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Expungement of Criminal Records

expungement of criminal records in California

When a conviction is expunged, it’s removed from your criminal record. If you were convicted of a misdemeanor or felony, and you weren’t sentenced to state prison, you might be eligible for expungement of your criminal records in California.

 

Can I Hide My Criminal Record?

The general rule in California is that if you don’t take action to hide your criminal record, it follows you wherever you go. An old conviction from 10 years ago can return to haunt you on a job application or security check. It might even be cause for firing you if you never disclosed it to your employer.

 

Conditions for Expungement

Not everybody is eligible for expungement of criminal records in California. Applicable law doesn’t permit expunction of certain crimes. If your conviction falls within the scope of expungement, you must show that:

– You have completed your probation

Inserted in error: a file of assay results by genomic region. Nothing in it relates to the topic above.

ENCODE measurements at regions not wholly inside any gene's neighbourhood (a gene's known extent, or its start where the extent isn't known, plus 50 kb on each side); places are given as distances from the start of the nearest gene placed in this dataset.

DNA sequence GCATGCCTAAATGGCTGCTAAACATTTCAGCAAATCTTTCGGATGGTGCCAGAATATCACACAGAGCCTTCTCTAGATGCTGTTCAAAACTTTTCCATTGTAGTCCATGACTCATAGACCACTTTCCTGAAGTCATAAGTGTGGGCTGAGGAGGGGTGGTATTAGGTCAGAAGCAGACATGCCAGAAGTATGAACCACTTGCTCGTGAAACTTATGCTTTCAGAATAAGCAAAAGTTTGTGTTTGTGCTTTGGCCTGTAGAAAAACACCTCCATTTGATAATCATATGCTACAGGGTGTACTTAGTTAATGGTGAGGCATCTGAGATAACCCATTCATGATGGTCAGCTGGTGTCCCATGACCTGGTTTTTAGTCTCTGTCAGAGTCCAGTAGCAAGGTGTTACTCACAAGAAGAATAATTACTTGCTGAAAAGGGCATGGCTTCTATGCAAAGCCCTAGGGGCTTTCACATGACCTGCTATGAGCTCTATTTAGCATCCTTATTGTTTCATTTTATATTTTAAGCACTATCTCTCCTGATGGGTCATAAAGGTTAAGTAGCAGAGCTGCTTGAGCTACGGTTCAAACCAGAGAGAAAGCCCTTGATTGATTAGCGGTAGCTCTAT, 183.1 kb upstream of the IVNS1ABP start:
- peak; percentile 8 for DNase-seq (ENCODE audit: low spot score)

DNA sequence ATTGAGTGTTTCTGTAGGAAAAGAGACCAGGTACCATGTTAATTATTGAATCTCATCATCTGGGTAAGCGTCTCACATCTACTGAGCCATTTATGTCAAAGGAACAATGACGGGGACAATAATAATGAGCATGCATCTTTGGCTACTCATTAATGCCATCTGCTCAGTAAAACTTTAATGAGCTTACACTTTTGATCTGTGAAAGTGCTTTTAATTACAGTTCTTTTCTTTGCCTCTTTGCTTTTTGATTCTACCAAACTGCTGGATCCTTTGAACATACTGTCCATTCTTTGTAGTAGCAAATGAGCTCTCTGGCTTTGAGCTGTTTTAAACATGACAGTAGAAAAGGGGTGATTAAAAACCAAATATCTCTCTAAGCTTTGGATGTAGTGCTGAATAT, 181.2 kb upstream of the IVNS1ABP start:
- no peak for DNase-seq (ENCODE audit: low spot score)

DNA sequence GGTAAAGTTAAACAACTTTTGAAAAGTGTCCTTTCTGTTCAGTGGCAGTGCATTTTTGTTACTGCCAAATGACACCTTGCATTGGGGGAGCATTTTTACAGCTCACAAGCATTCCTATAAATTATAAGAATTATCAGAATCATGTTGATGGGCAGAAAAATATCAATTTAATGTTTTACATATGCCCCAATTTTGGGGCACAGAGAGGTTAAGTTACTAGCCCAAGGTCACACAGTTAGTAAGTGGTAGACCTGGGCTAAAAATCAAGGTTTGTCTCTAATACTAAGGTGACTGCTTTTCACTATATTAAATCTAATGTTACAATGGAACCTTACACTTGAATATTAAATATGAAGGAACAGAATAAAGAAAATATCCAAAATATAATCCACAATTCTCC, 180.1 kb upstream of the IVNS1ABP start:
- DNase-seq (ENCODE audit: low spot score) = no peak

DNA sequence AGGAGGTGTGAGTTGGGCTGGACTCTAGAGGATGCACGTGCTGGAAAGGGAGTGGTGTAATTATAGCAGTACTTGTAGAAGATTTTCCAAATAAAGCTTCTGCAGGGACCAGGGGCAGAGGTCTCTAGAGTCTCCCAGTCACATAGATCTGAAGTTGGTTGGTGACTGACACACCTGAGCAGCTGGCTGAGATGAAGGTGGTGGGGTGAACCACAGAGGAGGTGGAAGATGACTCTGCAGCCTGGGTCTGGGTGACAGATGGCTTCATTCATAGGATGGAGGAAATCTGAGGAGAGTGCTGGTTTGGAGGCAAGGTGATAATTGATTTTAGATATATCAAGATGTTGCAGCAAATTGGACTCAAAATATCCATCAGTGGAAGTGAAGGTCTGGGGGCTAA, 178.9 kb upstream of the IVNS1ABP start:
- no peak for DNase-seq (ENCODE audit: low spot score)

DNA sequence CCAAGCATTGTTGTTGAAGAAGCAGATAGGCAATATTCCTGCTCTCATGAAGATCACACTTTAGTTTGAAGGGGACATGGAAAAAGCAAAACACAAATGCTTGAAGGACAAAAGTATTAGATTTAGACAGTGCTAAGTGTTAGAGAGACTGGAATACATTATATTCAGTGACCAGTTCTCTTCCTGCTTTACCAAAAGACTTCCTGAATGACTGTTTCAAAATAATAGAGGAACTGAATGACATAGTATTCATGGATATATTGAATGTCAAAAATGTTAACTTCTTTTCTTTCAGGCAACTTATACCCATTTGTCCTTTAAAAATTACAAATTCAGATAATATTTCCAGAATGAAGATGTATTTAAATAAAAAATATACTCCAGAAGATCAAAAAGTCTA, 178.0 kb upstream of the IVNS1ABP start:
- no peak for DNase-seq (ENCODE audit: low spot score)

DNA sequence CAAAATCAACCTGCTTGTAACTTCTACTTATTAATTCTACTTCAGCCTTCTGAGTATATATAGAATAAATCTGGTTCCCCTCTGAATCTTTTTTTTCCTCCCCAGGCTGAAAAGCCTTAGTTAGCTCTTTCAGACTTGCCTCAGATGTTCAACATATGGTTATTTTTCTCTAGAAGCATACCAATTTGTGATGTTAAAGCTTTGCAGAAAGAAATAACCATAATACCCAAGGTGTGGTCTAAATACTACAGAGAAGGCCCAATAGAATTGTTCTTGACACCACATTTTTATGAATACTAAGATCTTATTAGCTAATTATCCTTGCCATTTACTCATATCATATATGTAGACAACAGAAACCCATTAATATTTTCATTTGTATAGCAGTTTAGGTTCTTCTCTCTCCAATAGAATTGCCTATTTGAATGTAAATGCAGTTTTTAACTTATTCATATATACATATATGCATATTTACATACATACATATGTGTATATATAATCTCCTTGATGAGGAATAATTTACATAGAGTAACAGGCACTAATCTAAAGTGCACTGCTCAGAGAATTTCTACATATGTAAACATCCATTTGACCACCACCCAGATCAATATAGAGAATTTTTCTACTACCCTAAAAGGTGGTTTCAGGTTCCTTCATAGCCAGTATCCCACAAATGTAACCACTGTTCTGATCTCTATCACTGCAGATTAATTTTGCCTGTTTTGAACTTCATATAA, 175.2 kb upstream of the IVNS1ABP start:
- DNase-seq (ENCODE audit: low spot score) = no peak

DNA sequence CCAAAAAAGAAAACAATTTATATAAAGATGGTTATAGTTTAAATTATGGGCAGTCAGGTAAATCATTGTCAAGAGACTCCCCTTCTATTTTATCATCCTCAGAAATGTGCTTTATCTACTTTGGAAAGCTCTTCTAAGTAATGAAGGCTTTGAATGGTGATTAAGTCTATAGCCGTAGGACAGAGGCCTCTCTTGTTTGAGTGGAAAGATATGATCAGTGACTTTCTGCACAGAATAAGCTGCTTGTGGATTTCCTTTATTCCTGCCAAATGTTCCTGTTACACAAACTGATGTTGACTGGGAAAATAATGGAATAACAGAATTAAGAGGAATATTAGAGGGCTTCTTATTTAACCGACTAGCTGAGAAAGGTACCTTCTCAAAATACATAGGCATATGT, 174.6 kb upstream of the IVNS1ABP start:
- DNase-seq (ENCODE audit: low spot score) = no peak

– All fines, costs and restitutions must have been paid
– You cannot have spent any time in state prison for the offense
– You cannot be facing any new charges

If you’re still on probation, you can apply for expungement, but you’re required to show that expungement of your record would serve the ends of justice. As opposed to convictions that are mandatory after submitting your application, if you’re still on probation and apply for expungement, you have the burden of proving that you’ve been reformed and turned your life completely around.

 

What Expungement Actually Does

If an expungement order is entered, your arrest is still going to show on court records, but those records will show that the case against you was dismissed. It’s against the law in California for a potential employer to discriminate against you on the basis of any expunged convictions.

 

Sealing or Destroying Your Records

Sealing and destroying records are entirely different forms of relief than an expungement. You must be able to show one of the following:

– You were arrested, but no charges were ever filed
– There was an in-court dismissal of the case against you
– You were found not guilty in a trial

Criminal convictions just don’t go away after a period of time. They stay with you for rest of your life. You’ll always have a conviction on your record if you don’t or can’t expunge it, and since they’re public records, anybody can access them. Contact A&T Legal Group with any questions and for the best criminal defense attorney.

 

 

 

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